Around the World (Daft Punk song)

"Around the World" is a song by the French electronic music duo Daft Punk. The song was written by the duo and released as the second single from their debut studio album, Homework (1997). It became a major club hit around the world and reached number one on the dance charts in Canada, the United Kingdom, and the United States. It also peaked at number one in Iceland and Italy. The song's only lyrics are "around the world". The music video was directed by Michel Gondry and choreographed by Blanca Li. In October 2011, NME placed it at number 21 on its list "150 Best Tracks of the Past 15 Years".[1]

"Around the World"
Aroundtheworld DaftPunk.jpg
Single by Daft Punk
from the album Homework
Released17 March 1997
Recorded1996
GenreFrench house
Length
  • 7:09 (album version)
  • 4:01 (radio edit)
LabelVirgin
Songwriter(s)
Producer(s)Daft Punk
Daft Punk singles chronology
"Indo Silver Club"
(1996)
"Around the World"
(1997)
"Burnin'"
(1997)
Music video
"Around the World" on YouTube
Audio sample
Daft Punk – "Around the World" (LP version)

CompositionEdit

The key hook is a steady bassline and a robotic voice singing "around the world" in continuous chains. Daft Punk recalled that the song "was like making a Chic record with a talk box and just playing the bass on the synthesizer".[2] The phrase occurs 144 times in the album version and 80 times in the radio edit. It is composed in the key of E minor.

Upon analysis of the song, Michel Gondry noted its distinctive structure: "I realized how genius and simple the music was. Only five different instruments, with very few patterns, each to create numerous possibilities of figures. Always using the repetition, and stopping just before it's too much." He also noted the similarity between the bassline of "Around the World" and that of the Chic song "Good Times".[3] In 2017, computer scientist Colin Morris analyzed 15,000 Billboard Hot 100 hits for repetitiveness, based on compression algorithms. "Around the World" was found to be the most repetitive of the songs analyzed.[4]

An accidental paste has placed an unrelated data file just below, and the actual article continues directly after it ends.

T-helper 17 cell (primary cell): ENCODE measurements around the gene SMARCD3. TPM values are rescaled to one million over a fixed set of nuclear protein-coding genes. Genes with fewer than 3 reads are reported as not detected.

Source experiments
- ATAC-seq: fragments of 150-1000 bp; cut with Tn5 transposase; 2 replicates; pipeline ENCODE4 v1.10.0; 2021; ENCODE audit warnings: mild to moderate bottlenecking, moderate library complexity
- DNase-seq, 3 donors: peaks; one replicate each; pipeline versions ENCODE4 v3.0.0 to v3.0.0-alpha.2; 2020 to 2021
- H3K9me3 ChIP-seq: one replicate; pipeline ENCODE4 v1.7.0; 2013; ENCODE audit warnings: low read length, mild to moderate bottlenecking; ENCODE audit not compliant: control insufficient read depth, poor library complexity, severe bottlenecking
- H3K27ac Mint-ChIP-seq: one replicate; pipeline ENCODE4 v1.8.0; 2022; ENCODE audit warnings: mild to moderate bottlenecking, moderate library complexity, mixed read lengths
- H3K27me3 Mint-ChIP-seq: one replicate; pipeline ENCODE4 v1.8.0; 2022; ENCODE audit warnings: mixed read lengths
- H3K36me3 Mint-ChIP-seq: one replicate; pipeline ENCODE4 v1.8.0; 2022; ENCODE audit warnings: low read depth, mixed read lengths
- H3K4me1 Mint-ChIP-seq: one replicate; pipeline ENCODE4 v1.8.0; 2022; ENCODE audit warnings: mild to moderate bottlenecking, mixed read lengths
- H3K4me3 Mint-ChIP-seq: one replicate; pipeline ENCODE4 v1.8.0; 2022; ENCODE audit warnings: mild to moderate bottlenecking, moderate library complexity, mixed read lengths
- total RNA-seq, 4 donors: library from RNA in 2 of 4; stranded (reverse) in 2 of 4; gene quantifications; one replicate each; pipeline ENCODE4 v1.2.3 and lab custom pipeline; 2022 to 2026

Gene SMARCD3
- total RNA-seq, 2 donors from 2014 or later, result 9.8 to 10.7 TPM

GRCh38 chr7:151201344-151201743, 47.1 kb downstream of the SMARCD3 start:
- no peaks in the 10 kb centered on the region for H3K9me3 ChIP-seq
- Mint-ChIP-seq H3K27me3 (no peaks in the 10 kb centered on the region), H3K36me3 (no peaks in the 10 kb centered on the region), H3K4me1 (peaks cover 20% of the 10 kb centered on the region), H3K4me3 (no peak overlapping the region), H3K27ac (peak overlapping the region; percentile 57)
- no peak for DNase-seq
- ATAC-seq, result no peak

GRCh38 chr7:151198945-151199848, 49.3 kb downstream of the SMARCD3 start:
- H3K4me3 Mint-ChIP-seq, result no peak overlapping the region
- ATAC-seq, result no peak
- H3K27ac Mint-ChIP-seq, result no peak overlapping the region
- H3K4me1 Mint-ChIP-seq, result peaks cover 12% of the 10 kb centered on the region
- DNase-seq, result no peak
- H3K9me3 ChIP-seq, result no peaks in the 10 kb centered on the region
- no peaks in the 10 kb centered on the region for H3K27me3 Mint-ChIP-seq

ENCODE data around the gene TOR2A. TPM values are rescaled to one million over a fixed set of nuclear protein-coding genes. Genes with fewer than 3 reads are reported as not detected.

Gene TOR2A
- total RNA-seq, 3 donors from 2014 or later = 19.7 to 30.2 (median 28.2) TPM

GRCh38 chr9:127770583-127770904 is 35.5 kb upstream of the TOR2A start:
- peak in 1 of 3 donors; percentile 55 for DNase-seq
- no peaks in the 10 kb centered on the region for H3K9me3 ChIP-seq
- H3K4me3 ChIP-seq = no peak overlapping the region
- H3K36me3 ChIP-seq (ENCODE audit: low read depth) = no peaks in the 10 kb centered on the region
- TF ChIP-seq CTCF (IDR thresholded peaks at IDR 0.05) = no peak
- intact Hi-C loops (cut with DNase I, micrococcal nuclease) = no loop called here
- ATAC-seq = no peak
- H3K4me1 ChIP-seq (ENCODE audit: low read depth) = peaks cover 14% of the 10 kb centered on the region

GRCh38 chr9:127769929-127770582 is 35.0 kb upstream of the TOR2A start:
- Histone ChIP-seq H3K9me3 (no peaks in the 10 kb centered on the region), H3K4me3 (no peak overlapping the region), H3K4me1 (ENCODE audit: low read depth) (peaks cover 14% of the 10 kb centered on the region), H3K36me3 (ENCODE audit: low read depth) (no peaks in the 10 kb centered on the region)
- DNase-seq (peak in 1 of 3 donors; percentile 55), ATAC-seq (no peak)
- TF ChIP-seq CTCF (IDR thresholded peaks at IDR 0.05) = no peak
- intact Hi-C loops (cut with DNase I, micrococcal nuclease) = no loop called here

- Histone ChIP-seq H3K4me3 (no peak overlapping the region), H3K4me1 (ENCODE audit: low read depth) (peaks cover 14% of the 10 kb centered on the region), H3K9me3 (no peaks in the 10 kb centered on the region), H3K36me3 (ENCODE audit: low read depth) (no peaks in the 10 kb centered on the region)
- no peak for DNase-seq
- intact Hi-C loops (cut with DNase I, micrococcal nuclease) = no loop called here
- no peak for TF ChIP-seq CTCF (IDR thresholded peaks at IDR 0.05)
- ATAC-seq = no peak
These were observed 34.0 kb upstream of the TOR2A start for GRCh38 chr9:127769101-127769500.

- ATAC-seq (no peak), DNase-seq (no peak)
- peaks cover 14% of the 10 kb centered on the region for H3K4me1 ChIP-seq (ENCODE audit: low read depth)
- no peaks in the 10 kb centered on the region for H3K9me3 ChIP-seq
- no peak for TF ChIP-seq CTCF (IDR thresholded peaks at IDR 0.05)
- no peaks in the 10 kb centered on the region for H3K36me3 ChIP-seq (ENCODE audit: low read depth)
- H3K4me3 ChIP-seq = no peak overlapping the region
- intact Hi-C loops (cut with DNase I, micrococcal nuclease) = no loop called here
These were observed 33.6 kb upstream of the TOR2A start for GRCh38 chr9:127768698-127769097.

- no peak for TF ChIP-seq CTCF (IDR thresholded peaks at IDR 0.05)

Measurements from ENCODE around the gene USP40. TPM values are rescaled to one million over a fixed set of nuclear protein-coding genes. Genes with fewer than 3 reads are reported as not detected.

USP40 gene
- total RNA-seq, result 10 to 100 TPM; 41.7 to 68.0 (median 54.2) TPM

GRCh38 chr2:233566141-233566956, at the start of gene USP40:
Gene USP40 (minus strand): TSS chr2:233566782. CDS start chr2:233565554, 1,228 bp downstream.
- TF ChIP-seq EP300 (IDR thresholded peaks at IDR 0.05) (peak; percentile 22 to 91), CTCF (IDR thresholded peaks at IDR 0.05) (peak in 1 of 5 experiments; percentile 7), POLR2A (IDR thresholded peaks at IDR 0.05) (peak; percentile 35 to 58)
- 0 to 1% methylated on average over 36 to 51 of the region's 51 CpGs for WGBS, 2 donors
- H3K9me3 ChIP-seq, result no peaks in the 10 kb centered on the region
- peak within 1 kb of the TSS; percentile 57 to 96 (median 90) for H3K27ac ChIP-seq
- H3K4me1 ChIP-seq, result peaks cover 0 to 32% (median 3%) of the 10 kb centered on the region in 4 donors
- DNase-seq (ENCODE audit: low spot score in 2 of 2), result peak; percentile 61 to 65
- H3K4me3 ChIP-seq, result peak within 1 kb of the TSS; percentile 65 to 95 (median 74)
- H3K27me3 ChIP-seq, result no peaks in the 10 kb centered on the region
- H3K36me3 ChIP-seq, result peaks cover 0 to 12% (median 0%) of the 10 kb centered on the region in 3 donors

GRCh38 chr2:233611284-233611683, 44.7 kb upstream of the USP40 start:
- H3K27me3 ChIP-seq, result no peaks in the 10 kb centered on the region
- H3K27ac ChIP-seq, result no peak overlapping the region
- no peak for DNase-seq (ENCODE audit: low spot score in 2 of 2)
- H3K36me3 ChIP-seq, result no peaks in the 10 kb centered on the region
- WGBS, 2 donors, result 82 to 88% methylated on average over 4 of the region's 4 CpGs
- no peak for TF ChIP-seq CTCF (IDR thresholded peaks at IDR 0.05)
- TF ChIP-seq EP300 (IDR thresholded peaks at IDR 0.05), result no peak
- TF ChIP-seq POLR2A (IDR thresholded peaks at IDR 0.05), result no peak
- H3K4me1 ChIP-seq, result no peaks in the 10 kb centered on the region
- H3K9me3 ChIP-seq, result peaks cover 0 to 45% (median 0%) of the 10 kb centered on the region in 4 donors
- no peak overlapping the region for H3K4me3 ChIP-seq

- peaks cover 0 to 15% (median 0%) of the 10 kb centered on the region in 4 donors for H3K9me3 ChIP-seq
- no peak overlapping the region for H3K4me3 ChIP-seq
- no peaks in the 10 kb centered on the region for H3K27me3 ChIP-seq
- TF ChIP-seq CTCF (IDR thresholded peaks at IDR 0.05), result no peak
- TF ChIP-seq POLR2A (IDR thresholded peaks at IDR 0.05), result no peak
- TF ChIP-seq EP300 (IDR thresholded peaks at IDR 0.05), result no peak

A cover version of "Around the World" was released in 2006 as "Around the World Again" by Nicky Van She and Dangerous Dan.[5] A remix of the will.i.am song "I Got It from My Mama" included a sample from "Around the World". Daft Punk did not approve use of the sample, however, and as such subsequently refused will.i.am permission to release the remix. A music video was produced with the sample included, however.[6] A song titled "Around the World" was released by rapper P.M. that contains a sample of "Around the World". Señor Coconut released a cover of "Around the World" on his 2008 album, Atom™ presents: Around the World with Señor Coconut and his Orchestra.

"Around the World" was featured in one episode of first season of MTV animated series Daria. It was also used in the video games Dance Central 3, NBA 2K13 and the trailers for Rayman Raving Rabbids 2.

Critical receptionEdit

Larry Flick from Billboard wrote that with this "tasty slice of disco/funk, dynamic electronica outfit Daft Punk looks well positioned to build upon the momentum generated by its recent breakthrough hit, "Da Funk"". He noted that the group "does an exemplary job of communicating a hum-along chorus without the aid of a vocalist, opting instead for a stream of caustic key-boards and blippy sound effects".[7]

Blender put "Around the World" at 172nd place on their list of "500 Greatest Songs Since You Were Born" in 2007. They wrote:

This bubblegum robo-disco mantra was the song that made LCD Soundsystem's James Murphy fantasize about Daft Punk playing at his house. "I liked how wimpy 'Around the World' was," he explains. "It was really everything I hated, and I couldn't resist it. What a fucking track." Recorded in a bedroom, and boosted by director Michel Gondry's freaky-dancing video clip, "Around the World" made Paris hip again and left house music hooked on retro."[8]

Complex stated that "its simplicity made it one of the most catchy". They noted the "unforgettable" music video, "with all kinds of creatures frolicking around a colorful stage."[9]

AccoladesEdit

Year Publisher Country Accolade Rank
2005 Blender United States "500 Greatest Songs Since You Were Born" 172
2007 Treblezine United States "Top 100 Singles of the ’90s"[10] 37
2011 MTV Dance United Kingdom "The 100 Biggest 90's Dance Anthems of All Time"[11] 7
2011 NME United Kingdom "150 Best Tracks of the Past 15 Years" 21
2012 NME United Kingdom "100 Best Songs Of The 1990s"[12] 37